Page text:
Security is the perennial favorite as the number one challenge for legal IT administrators. Because of changing and tightening regulations and new policies regarding sharing certain types of personal or private information, every legal firm is looking for new strategies around delivering information and keeping it secure. At the same time we're seeing that technology must be accessible to anyone - from the pure novice to the power user - especially when files are shared with external users. Federal, state, and local regulations as well as compliance requirements are behind much of this movement. Legal firms are also recognizing that beefing up their security policies provide additional comfort for their clients, customers, and partners as the number of data breaches continues to increase.
It seems like everyone's talking about unstructured data lately - the cost, the risk, the massive growth - but little is being done to control it, especially from a legal or eDiscovery perspective.
Many organizations have been too busy playing catch up to get ahead on managing unstructured data. Legal IT specialists have been caught in a horrible cycle of unmanaged data growth and searching this larger data set for eDiscovery.
I was privileged to attend the Legal IT Forum at Hanbury Manor. The format of this two-day event was practical and interactive, which kept everyone engaged and quickly built a collaborative and collegiate atmosphere. There was just one formal keynote presentation. Otherwise the mornings were devoted to panel discussions and the afternoon to short breakout sessions - strategy labs focusing on three themes: transforming data into business information; integrating cloud and onsite systems and new ways of re-engineering service delivery.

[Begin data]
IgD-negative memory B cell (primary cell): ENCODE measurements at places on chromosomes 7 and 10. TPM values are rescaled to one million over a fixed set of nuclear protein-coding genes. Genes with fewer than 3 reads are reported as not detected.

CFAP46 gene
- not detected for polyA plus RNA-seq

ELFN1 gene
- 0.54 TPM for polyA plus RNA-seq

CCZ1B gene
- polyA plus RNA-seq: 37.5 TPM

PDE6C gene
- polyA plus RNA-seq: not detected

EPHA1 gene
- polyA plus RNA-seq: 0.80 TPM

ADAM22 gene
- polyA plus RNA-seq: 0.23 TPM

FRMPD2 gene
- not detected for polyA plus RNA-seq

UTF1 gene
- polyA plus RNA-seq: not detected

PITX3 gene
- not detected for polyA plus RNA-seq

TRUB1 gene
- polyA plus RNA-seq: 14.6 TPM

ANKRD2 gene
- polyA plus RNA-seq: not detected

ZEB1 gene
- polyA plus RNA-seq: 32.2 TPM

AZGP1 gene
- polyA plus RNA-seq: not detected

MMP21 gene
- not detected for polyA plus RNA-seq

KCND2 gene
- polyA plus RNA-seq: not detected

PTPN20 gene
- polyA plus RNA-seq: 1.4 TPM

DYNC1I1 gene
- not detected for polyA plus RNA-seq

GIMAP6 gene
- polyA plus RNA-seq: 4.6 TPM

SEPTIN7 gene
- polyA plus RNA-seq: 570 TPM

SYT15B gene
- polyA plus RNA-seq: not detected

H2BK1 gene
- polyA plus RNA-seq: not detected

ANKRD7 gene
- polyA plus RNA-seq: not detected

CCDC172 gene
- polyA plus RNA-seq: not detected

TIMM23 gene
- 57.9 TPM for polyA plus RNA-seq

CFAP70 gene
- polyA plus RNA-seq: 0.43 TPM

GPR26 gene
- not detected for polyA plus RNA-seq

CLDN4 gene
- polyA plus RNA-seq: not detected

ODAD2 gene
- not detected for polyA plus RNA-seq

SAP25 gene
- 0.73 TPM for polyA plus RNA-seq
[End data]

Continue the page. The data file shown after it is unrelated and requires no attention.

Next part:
Seismic activity in the training world
There has been seismic activity in the legal technology training world brought about by the Suffolk/Flaherty Audit (the “Tech Audit”) initiated by D. Casey Flaherty, Corporate Counsel for Kia Motors. Casey has been auditing the technology skills of his potential outside counsel's lawyers by evaluating what he considers the basic IT skills a lawyer should have for the practice of law. He reports that none of the firms he has audited has yet passed. While this is not the only criteria on which he hires a law firm, he has been able to require discounts in fees and in some cases, he has not hired the firms.
Legal IT Professionals and Legal IT Today attended Thomson Reuters Elite VANTAGE EMEA regional user conference at the Park Plaza Westminster Bridge Hotel in London. Notwithstanding a busy week for legal IT events, it was well attended by representatives of law firms from across the UK, with standing room only in some sessions. The programme included keynotes from Thomson Reuters senior executives, discussion roundtables on trends, challenges and best practices, and user group meetings covering specific product lines as well as celebrating Thompson Reuters' 14-year partnership with the Williams F1® Team.